Anglo-Saxon tribes of Britain. It is a product of when the family lived in the settlement of Orlingbury in the county of Northamptonshire. The place name literally meant "hill associated with a man called Ordla", derived from the Old English personal name + ing. CITATION[CLOSE]
Mills, A.D., Dictionary of English Place-Names. Oxford: Oxford University Press, 1991. Print. (ISBN 0-19-869156-4) The surname Orlebarr belongs to the large category of Anglo-Saxon habitation names, which are derived from pre-existing names for towns, villages, parishes, or farmsteads.
Early Origins of the Orlebarr family
Domesday Book where it was listed as Ordinbaro. CITATION[CLOSE]
Williams, Dr Ann. And G.H. Martin, Eds., Domesday Book A Complete Translation. London: Penguin, 1992. Print. (ISBN 0-141-00523-8) By 1202, the place name had evolved to Ordelinberg. The 2001 census lists the parish's population as 395 people.
Early History of the Orlebarr family
Another 257 words (18 lines of text) covering the years 1490 and 1711 are included under the topic Early Orlebarr History in all our PDF Extended History products and printed products wherever possible.
Orlebarr Spelling Variations
hundred years did much to standardize the English language. Before that time, spelling variations in names were a common occurrence. The language was changing, incorporating pieces of other languages, and the spelling of names changed with it. Orlebarr has been spelled many different ways, including Orlbar, Orlebar, Orlebarr, Orlebarre, Orlbarre, Orlbarr, Awlbarr, Allbarr and many more.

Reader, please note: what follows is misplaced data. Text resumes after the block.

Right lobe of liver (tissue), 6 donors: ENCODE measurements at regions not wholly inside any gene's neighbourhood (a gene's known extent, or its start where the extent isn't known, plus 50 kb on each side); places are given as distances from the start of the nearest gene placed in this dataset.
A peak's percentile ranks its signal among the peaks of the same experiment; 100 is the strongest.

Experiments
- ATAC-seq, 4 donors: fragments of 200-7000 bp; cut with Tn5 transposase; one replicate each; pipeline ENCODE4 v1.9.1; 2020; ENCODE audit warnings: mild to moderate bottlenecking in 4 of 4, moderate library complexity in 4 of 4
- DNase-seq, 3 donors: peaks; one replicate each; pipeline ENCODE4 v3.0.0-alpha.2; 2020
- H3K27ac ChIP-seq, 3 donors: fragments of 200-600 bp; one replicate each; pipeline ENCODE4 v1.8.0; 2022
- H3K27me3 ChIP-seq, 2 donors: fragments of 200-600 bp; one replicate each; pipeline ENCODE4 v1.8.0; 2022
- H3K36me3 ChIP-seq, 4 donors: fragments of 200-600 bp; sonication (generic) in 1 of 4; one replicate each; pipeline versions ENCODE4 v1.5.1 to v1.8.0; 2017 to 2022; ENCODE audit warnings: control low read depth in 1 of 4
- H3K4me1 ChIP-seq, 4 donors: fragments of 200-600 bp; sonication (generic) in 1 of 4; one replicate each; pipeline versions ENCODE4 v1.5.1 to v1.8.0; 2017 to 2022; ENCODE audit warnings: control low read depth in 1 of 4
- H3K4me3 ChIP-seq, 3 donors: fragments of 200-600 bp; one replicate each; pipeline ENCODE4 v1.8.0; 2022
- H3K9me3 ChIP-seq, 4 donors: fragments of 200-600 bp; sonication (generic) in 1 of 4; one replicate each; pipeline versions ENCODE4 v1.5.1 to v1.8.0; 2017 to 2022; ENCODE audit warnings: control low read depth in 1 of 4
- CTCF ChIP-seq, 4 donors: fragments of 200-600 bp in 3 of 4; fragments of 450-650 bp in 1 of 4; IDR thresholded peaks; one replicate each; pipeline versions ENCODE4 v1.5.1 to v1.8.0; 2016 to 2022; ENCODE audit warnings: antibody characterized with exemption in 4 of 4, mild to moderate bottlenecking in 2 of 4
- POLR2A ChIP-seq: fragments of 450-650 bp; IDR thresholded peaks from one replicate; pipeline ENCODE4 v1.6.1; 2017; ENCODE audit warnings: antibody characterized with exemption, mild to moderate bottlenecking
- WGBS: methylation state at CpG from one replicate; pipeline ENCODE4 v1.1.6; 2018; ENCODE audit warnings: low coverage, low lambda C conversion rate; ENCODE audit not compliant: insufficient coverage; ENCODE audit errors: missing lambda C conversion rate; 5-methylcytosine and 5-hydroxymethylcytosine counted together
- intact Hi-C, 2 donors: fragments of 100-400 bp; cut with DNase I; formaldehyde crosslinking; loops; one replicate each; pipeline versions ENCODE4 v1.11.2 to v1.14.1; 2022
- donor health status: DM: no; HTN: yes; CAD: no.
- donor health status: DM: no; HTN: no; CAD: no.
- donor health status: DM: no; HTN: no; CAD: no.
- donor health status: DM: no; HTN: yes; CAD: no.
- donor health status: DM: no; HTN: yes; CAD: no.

Early Notables of the Orlebarr family (pre 1700)
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Migration of the Orlebarr family to the New World and Oceana
Thousands of English families in this era began to emigrate the New World in search of land and freedom from religious and political persecution. Although the passage was expensive and the ships were dark, crowded, and unsafe, those who made the voyage safely were rewarded with opportunities unavailable to them in their homeland. Research into passenger and immigration lists has revealed some of the very first Orlebarrs to arrive in North America: George Orlbar who landed in North America in 1715.
The Orlebarr Motto
The motto was originally a war cry or slogan. Mottoes first began to be shown with arms in the 14th and 15th centuries, but were not in general use until the 17th century. Thus the oldest coats of arms generally do not include a motto. Mottoes seldom form part of the grant of arms: Under most heraldic authorities, a motto is an optional component of the coat of arms, and can be added to or changed at will; many families have chosen not to display a motto.
Motto: Ora et labora
Motto Translation: Pray and work.
Orlebarr Family Crest Products